Trauma is one of this country’s most urgent public health issues. In a Center for Disease Control Report of 2019, Americans who had experienced adverse childhood experiences (“ACEs”) were at a higher risk of dying from five of the top ten leading causes of death. The reported noted that one in six children across the United States had experienced four of more kinds of adverse childhood experiences. An “adverse childhood experience” is defined in a landmark 1998 study by Kaiser Permanente as physical, sexual and emotional abuse; living with household members who abuse substances, had mental illness or were suicidal, violent treatment of mother/stepmother; and criminal behavior in the household or imprisonment of a household member.
The National Institute of Health reports that trauma affects a person’s mental and physical health, employment, education, and social functioning. Childhood trauma, particularly those that are interpersonal, intentional and chronic are associated with greater rates of PTSD, depression, anxiety and antisocial behaviors, including alcohol and substance abuse disorders Secondarily, exposure to a traumatic event or a series of traumatic events (e.g. child maltreatment) activates the body’s biological stress response system. Stress activation has biological, behavioral and emotional effects.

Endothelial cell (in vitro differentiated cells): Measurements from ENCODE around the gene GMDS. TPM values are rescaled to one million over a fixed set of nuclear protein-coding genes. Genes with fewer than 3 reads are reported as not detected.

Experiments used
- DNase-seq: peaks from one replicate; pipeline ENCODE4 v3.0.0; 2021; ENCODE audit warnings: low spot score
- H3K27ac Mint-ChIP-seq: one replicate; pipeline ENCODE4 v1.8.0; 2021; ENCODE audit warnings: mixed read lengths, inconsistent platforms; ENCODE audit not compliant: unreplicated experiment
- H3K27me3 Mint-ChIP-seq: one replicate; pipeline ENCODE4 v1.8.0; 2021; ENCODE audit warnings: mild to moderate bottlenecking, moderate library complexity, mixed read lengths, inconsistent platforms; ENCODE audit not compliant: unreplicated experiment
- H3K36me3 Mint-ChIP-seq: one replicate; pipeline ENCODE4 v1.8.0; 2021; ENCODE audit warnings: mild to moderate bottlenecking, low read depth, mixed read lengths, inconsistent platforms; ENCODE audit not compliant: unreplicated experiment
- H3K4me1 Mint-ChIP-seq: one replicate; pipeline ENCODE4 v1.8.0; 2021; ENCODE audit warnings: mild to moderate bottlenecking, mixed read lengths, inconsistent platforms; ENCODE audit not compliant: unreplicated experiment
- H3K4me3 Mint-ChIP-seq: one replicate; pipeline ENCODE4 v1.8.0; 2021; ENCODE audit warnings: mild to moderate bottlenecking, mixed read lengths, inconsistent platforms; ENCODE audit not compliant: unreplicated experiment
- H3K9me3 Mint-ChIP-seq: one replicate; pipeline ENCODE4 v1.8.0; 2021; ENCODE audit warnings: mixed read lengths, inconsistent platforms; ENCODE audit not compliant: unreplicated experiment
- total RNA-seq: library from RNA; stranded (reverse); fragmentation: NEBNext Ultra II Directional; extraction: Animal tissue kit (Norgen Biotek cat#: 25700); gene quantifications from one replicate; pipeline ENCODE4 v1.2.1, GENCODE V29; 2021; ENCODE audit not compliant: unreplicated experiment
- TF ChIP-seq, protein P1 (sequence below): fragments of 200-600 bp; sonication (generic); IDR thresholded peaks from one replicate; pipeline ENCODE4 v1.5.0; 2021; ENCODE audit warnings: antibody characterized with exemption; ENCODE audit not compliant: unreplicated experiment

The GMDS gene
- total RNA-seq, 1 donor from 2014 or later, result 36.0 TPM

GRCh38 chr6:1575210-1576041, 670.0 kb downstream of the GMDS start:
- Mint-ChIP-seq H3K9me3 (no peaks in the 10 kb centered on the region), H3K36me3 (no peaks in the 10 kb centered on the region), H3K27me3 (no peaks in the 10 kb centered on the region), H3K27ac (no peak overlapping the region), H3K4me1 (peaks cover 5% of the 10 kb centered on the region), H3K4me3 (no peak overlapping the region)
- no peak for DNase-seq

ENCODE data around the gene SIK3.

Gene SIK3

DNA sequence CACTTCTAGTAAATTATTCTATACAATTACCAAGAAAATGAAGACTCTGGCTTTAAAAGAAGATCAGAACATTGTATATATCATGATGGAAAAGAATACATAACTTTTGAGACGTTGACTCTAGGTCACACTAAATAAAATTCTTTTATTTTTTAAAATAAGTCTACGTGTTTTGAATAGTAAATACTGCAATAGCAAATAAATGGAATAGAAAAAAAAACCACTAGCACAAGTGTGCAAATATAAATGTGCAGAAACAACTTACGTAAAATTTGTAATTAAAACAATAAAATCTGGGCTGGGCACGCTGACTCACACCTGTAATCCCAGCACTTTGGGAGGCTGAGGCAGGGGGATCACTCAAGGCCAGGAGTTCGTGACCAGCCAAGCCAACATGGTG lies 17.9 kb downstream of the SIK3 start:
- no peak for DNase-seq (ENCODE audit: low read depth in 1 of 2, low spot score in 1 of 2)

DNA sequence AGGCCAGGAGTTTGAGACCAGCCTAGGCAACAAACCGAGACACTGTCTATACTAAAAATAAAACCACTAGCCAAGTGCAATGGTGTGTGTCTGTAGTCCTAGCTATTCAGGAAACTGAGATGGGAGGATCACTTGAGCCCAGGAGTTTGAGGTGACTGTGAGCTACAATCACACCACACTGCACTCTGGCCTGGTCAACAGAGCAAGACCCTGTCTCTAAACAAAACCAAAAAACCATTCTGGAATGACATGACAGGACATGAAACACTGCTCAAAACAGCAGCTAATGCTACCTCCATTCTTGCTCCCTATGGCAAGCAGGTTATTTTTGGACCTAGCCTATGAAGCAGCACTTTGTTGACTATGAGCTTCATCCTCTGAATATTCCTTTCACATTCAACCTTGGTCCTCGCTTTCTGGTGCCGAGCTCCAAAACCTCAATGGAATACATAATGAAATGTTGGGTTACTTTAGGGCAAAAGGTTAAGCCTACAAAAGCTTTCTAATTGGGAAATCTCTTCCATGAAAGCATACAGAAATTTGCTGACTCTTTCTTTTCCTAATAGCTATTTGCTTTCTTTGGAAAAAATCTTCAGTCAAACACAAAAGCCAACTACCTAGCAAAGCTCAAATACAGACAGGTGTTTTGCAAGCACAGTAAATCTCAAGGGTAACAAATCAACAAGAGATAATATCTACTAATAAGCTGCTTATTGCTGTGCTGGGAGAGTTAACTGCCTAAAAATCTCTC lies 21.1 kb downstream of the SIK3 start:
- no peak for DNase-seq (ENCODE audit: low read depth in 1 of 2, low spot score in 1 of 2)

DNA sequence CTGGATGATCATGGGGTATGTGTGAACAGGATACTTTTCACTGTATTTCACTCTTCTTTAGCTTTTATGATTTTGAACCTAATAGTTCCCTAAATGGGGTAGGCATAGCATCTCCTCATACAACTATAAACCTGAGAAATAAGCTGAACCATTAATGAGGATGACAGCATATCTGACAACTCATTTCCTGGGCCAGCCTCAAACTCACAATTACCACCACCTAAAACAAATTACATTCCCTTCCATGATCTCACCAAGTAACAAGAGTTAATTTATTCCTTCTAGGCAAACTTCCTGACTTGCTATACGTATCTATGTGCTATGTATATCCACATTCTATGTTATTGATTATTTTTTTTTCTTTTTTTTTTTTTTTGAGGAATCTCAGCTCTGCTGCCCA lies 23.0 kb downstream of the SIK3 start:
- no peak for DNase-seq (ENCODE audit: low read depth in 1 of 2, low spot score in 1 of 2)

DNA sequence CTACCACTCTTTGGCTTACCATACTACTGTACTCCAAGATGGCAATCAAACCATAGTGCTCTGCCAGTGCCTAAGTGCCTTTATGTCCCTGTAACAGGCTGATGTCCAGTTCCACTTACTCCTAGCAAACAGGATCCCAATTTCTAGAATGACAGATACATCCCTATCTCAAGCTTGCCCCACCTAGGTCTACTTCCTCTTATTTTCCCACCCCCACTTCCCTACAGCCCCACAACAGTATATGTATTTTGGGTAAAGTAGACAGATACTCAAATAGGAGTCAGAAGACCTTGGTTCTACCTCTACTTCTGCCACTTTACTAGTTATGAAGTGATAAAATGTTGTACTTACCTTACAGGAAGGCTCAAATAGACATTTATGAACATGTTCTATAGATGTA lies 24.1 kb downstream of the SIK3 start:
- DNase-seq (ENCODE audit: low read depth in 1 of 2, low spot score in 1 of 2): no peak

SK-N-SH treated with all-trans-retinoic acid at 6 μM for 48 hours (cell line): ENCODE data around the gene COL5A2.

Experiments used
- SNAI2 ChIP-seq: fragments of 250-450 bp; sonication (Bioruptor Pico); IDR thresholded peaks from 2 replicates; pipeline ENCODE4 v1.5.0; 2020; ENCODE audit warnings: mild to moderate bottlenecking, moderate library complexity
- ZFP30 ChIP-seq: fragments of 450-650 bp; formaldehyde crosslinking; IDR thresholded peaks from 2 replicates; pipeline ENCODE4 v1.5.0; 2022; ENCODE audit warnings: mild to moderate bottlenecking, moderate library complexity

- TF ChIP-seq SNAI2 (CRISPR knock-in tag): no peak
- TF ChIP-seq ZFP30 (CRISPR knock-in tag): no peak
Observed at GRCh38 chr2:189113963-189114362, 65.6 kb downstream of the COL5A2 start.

The majority of abused or neglected children have difficulty developing strong, healthy attachments. Children who do not have strong healthy attachments have trouble controlling and expressing emotions and may react violently or inappropriately to situations. A child with a complex trauma history may have problems in romantic relationships, in friendships, and with authority figures such as teachers or police officers.